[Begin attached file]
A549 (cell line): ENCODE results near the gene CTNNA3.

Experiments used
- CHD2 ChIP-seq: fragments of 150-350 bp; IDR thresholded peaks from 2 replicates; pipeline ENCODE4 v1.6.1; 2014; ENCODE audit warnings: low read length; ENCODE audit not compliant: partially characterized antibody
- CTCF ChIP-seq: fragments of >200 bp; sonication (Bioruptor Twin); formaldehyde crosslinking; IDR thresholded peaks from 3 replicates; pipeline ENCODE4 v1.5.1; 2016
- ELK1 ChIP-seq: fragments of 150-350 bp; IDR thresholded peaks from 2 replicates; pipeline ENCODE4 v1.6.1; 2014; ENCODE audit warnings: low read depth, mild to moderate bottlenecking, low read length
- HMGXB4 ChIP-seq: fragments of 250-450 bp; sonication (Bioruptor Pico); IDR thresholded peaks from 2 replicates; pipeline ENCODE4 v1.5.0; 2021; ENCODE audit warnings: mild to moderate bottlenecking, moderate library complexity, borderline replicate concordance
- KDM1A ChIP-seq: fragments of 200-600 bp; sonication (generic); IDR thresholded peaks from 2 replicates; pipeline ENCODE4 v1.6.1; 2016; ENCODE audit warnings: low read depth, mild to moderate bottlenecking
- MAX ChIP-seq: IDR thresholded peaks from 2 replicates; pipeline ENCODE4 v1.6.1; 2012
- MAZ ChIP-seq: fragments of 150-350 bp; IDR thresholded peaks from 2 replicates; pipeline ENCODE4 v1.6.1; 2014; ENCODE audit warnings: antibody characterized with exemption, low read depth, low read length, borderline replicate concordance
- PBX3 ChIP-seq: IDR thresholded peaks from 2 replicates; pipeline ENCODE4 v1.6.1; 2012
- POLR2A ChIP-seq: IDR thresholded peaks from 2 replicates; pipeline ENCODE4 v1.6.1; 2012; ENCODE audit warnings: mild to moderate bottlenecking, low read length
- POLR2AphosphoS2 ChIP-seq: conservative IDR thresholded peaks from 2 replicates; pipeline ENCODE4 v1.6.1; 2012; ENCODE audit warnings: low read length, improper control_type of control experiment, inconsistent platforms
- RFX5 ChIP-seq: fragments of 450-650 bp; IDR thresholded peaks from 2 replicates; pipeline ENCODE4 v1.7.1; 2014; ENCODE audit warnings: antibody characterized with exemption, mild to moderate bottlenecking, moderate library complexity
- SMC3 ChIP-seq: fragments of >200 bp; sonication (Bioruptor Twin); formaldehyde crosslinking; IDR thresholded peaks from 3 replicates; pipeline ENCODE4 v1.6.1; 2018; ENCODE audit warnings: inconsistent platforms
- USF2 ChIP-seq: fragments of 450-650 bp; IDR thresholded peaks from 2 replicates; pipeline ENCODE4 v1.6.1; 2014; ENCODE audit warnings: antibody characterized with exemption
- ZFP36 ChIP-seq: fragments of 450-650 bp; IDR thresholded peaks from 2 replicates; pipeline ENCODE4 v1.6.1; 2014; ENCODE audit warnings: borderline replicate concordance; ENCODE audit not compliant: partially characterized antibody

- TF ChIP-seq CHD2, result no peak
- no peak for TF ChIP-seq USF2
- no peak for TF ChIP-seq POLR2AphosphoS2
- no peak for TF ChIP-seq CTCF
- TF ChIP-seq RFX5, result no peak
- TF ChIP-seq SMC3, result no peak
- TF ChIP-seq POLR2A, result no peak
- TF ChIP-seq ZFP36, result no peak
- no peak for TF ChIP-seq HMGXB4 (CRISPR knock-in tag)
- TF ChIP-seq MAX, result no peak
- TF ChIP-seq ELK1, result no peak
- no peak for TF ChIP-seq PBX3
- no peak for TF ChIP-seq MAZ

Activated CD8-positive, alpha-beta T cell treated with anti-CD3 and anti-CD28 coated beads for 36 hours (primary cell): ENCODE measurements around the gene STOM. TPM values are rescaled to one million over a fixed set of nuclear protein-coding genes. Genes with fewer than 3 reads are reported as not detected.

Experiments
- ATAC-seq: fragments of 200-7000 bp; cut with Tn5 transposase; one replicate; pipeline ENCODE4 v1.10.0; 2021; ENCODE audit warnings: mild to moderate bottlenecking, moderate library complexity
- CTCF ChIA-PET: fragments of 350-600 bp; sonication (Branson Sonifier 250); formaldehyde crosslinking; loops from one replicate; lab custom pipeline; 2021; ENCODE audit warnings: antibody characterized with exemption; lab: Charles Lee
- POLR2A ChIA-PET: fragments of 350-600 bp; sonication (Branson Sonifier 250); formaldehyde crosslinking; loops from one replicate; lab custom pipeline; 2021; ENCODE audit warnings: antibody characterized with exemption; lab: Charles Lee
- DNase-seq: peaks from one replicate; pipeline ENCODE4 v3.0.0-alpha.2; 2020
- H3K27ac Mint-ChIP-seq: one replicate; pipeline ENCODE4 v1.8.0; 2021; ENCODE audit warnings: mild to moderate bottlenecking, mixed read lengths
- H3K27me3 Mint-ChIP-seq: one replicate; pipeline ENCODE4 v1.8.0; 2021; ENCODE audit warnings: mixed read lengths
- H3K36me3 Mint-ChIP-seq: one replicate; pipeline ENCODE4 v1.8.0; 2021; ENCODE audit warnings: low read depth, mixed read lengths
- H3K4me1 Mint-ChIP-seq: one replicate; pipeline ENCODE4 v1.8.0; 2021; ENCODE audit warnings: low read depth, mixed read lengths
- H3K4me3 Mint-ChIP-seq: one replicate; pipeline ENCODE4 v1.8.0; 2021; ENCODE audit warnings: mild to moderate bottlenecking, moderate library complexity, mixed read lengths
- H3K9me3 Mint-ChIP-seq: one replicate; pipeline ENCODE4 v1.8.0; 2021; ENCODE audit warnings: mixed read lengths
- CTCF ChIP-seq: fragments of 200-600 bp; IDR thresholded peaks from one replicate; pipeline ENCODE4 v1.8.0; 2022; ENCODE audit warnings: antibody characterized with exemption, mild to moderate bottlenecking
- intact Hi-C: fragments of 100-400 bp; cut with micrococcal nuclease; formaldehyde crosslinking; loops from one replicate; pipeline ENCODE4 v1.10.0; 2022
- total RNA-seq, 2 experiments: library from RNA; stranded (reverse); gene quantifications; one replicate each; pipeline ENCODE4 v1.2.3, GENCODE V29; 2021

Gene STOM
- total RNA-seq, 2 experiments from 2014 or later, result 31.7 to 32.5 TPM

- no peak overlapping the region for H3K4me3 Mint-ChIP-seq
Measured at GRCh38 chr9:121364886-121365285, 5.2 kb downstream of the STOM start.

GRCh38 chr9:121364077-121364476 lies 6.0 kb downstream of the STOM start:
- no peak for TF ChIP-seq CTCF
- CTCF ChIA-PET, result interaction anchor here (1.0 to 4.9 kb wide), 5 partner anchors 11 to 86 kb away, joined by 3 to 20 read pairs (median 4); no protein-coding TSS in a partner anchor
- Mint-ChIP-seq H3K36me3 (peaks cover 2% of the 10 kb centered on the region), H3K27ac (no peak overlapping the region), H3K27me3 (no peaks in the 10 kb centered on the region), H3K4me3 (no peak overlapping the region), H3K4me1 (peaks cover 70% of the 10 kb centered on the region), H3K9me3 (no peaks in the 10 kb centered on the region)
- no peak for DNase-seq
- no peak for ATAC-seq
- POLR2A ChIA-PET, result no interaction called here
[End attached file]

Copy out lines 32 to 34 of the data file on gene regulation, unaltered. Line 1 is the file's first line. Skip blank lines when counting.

- ATAC-seq: fragments of 200-7000 bp; cut with Tn5 transposase; one replicate; pipeline ENCODE4 v1.10.0; 2021; ENCODE audit warnings: mild to moderate bottlenecking, moderate library complexity
- CTCF ChIA-PET: fragments of 350-600 bp; sonication (Branson Sonifier 250); formaldehyde crosslinking; loops from one replicate; lab custom pipeline; 2021; ENCODE audit warnings: antibody characterized with exemption; lab: Charles Lee
- POLR2A ChIA-PET: fragments of 350-600 bp; sonication (Branson Sonifier 250); formaldehyde crosslinking; loops from one replicate; lab custom pipeline; 2021; ENCODE audit warnings: antibody characterized with exemption; lab: Charles Lee